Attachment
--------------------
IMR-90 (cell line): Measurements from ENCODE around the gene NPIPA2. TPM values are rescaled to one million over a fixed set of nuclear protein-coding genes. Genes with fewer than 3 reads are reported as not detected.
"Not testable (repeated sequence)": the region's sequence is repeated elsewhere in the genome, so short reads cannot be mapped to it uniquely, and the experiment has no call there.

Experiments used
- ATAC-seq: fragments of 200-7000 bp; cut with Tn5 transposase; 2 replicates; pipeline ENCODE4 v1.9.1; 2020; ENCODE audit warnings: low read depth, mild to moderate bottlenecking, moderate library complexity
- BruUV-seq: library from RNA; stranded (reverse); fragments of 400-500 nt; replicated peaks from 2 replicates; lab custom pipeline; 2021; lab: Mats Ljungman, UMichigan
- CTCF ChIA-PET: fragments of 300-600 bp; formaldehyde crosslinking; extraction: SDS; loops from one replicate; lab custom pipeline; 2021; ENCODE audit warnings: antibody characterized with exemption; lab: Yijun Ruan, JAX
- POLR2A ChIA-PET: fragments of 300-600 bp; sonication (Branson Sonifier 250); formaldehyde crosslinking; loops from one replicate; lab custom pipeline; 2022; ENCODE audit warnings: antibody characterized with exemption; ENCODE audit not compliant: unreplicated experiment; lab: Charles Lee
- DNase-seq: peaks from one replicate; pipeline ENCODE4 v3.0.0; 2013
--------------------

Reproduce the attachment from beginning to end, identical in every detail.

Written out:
IMR-90 (cell line): Measurements from ENCODE around the gene NPIPA2. TPM values are rescaled to one million over a fixed set of nuclear protein-coding genes. Genes with fewer than 3 reads are reported as not detected.
"Not testable (repeated sequence)": the region's sequence is repeated elsewhere in the genome, so short reads cannot be mapped to it uniquely, and the experiment has no call there.

Experiments used
- ATAC-seq: fragments of 200-7000 bp; cut with Tn5 transposase; 2 replicates; pipeline ENCODE4 v1.9.1; 2020; ENCODE audit warnings: low read depth, mild to moderate bottlenecking, moderate library complexity
- BruUV-seq: library from RNA; stranded (reverse); fragments of 400-500 nt; replicated peaks from 2 replicates; lab custom pipeline; 2021; lab: Mats Ljungman, UMichigan
- CTCF ChIA-PET: fragments of 300-600 bp; formaldehyde crosslinking; extraction: SDS; loops from one replicate; lab custom pipeline; 2021; ENCODE audit warnings: antibody characterized with exemption; lab: Yijun Ruan, JAX
- POLR2A ChIA-PET: fragments of 300-600 bp; sonication (Branson Sonifier 250); formaldehyde crosslinking; loops from one replicate; lab custom pipeline; 2022; ENCODE audit warnings: antibody characterized with exemption; ENCODE audit not compliant: unreplicated experiment; lab: Charles Lee
- DNase-seq: peaks from one replicate; pipeline ENCODE4 v3.0.0; 2013